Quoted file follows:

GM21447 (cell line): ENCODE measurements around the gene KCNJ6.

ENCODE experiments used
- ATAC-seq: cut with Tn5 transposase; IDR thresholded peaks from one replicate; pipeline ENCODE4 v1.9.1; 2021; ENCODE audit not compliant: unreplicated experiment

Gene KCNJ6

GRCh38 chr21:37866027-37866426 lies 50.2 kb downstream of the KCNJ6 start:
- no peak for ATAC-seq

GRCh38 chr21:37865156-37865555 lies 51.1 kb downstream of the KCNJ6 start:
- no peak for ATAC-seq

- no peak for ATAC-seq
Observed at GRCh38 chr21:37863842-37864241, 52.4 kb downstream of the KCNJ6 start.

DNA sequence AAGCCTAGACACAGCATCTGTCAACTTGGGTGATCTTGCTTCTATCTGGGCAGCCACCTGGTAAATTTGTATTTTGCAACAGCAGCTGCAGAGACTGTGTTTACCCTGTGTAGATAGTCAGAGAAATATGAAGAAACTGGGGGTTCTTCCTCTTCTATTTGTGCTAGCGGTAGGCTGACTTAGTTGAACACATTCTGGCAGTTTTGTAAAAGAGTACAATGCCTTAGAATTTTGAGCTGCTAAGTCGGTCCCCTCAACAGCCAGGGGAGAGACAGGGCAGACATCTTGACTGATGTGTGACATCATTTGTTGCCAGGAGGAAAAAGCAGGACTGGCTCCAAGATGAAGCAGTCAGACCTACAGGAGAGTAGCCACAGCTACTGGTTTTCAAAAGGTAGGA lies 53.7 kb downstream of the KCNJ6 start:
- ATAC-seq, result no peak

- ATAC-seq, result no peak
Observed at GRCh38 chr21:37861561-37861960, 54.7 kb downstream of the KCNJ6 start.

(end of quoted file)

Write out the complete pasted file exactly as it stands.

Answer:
GM21447 (cell line): ENCODE measurements around the gene KCNJ6.

ENCODE experiments used
- ATAC-seq: cut with Tn5 transposase; IDR thresholded peaks from one replicate; pipeline ENCODE4 v1.9.1; 2021; ENCODE audit not compliant: unreplicated experiment

Gene KCNJ6

GRCh38 chr21:37866027-37866426 lies 50.2 kb downstream of the KCNJ6 start:
- no peak for ATAC-seq

GRCh38 chr21:37865156-37865555 lies 51.1 kb downstream of the KCNJ6 start:
- no peak for ATAC-seq

- no peak for ATAC-seq
Observed at GRCh38 chr21:37863842-37864241, 52.4 kb downstream of the KCNJ6 start.

DNA sequence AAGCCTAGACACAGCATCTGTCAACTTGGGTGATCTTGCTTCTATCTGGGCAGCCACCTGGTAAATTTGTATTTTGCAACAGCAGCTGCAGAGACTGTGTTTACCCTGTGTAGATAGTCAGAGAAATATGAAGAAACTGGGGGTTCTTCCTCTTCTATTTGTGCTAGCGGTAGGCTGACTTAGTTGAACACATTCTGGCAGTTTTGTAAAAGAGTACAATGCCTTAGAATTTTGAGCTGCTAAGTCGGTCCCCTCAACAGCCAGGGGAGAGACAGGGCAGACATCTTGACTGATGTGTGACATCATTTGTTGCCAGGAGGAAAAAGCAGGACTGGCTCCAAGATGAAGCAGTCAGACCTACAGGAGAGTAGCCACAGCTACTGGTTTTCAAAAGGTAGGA lies 53.7 kb downstream of the KCNJ6 start:
- ATAC-seq, result no peak

- ATAC-seq, result no peak
Observed at GRCh38 chr21:37861561-37861960, 54.7 kb downstream of the KCNJ6 start.